Finally, there is the issue of environment. New gardeners don’t consider their soil quality, but experienced individuals know that flowers and other plants won’t grow if they aren’t receiving the right amount of nutrients. It’s crucial to make sure soil possesses enough nitrogen, phosphorous, and potassium to keep hydrangeas happy, healthy, and with uncurled leaves.

Gardeners who don’t want to deal with sensitive specimens should consider investing in more hardy varieties for their garden. One of the best is the panicle hydrangea, which exhibits beautiful pink and white colors and can survive sudden cold snaps. They also don’t need as much water as varieties such as the broadleaf and are not sensitive to pruning.

Pests

If a pest is the cause for a hydrangea leaf curling and turning brown, then it will take a lot of work to get the shrub healthy again. Sometimes leaves start to curl from damage at a cellular level caused by aphids and other unpleasant insects chewing away at the leaves while they are young. This damages disconnects crucial pathways in the leaves that allow for the spread of water and nutrients.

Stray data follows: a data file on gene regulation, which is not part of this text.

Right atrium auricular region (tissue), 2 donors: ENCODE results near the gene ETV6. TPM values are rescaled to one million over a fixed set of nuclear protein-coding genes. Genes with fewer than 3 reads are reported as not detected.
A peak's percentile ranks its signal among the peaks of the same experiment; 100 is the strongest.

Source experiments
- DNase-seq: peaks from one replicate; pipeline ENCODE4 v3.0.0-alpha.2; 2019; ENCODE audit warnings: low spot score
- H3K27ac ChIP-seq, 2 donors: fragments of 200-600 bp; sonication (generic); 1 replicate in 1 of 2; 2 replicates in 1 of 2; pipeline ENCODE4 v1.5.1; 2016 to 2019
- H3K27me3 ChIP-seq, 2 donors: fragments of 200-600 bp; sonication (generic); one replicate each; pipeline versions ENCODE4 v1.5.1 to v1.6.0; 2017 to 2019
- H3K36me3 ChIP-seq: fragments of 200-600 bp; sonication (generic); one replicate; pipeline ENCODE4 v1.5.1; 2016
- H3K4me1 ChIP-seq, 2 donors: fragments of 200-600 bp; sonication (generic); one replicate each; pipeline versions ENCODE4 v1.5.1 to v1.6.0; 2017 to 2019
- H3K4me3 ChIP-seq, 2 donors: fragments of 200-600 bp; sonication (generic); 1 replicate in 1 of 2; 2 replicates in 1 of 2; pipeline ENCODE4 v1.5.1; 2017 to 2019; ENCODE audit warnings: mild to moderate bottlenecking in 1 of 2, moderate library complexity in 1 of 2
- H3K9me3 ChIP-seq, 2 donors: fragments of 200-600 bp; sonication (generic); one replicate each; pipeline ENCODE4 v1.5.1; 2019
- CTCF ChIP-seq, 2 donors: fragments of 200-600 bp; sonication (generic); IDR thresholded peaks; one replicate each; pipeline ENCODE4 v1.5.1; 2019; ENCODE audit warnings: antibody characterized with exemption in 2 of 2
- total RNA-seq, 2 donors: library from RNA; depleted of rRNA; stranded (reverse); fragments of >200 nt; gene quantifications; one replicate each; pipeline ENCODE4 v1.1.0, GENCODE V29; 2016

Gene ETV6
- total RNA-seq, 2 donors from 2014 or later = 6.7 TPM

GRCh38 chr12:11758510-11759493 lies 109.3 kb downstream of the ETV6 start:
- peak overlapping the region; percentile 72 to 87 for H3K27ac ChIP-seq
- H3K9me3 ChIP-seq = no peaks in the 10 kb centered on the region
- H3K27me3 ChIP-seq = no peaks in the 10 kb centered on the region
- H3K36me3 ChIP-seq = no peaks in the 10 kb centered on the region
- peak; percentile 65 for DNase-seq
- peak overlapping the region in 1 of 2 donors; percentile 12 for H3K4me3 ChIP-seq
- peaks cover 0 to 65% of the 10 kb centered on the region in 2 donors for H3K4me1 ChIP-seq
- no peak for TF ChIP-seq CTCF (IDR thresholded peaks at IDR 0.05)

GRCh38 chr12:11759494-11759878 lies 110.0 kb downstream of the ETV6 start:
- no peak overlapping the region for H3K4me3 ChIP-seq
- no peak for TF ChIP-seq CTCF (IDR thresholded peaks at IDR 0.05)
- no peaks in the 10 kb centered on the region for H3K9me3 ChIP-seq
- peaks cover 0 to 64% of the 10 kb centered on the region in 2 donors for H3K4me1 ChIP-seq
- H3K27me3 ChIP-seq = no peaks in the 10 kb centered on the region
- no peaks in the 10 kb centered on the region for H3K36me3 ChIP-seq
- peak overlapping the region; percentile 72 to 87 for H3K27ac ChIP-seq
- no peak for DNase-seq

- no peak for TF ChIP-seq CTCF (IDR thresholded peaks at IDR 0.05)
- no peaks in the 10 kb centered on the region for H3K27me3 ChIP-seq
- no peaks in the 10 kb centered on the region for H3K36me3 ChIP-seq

Gardeners who suspect that pests like aphids might be to blame for curling leaves should carefully examine their hydrangeas. Check for holes or corrosion caused by insects eating and their damaging saliva. If some are found, try applying a pest treatment to the entire garden to stop insects from returning. To improve the appearance of the hydrangea, carefully prune and trim away the curled and dying leaves to make room for new ones to grow.

Conclusion

Hydrangea leaves curling happens for a variety of reasons and isn’t always a cause for concern. In the majority of cases, it just means the plant needs more water on a regular basis. If that doesn’t work, make sure the soil and surrounding environment provides the proper amount of sunlight and nutrients. If problems continue, it’s time to look into more concerning causes such as disease and pests. If these are to blame, quick action is needed to save the hydrangea from becoming food for unwanted visitors.